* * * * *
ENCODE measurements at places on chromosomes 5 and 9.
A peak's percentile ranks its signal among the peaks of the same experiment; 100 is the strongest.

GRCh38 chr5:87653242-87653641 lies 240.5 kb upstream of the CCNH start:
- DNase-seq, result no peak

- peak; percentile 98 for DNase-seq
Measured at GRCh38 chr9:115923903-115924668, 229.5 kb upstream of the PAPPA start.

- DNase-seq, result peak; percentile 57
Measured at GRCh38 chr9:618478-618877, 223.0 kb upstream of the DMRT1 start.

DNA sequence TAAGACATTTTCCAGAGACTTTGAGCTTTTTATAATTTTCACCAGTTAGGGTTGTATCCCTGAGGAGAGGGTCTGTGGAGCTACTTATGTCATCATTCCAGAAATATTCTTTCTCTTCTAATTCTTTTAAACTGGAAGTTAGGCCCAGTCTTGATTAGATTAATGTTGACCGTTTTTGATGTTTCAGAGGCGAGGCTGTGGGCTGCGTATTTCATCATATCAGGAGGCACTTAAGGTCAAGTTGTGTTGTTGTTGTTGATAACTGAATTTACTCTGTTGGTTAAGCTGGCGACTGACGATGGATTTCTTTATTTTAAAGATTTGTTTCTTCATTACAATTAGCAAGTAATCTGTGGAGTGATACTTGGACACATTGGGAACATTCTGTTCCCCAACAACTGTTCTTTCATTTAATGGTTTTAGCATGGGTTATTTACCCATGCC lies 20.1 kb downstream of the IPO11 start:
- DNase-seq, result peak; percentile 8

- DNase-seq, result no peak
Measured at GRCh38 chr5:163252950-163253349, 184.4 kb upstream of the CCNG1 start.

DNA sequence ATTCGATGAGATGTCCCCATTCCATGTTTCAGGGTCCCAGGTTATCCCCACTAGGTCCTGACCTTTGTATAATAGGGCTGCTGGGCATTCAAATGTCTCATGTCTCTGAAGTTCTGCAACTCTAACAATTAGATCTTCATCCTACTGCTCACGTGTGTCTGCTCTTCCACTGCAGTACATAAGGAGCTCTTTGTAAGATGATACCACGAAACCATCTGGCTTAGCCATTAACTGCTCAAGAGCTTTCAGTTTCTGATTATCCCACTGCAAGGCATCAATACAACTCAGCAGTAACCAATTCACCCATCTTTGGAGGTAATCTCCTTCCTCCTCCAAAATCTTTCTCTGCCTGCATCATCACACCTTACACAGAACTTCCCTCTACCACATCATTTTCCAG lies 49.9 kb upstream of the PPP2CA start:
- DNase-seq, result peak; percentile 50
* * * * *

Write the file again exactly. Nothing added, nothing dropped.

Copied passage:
ENCODE measurements at places on chromosomes 5 and 9.
A peak's percentile ranks its signal among the peaks of the same experiment; 100 is the strongest.

GRCh38 chr5:87653242-87653641 lies 240.5 kb upstream of the CCNH start:
- DNase-seq, result no peak

- peak; percentile 98 for DNase-seq
Measured at GRCh38 chr9:115923903-115924668, 229.5 kb upstream of the PAPPA start.

- DNase-seq, result peak; percentile 57
Measured at GRCh38 chr9:618478-618877, 223.0 kb upstream of the DMRT1 start.

DNA sequence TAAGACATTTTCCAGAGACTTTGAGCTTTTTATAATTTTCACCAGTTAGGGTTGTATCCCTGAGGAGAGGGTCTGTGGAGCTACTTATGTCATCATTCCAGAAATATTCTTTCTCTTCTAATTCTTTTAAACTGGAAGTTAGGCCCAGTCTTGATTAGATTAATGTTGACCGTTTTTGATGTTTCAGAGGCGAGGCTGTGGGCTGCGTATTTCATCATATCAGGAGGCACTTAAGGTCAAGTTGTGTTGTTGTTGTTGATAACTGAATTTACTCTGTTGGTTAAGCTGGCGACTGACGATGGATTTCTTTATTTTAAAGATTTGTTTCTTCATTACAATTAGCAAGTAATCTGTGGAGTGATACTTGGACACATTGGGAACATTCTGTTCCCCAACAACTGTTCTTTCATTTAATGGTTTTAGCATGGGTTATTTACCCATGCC lies 20.1 kb downstream of the IPO11 start:
- DNase-seq, result peak; percentile 8

- DNase-seq, result no peak
Measured at GRCh38 chr5:163252950-163253349, 184.4 kb upstream of the CCNG1 start.

DNA sequence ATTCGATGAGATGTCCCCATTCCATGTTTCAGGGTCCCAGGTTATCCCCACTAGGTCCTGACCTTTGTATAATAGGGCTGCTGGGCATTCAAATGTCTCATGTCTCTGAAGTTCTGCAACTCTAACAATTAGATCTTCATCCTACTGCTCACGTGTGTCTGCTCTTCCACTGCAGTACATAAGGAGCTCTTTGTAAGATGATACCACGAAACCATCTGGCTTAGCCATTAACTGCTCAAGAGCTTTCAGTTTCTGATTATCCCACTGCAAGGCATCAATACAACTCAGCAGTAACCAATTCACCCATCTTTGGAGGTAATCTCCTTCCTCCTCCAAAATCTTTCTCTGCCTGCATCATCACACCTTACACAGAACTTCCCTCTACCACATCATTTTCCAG lies 49.9 kb upstream of the PPP2CA start:
- DNase-seq, result peak; percentile 50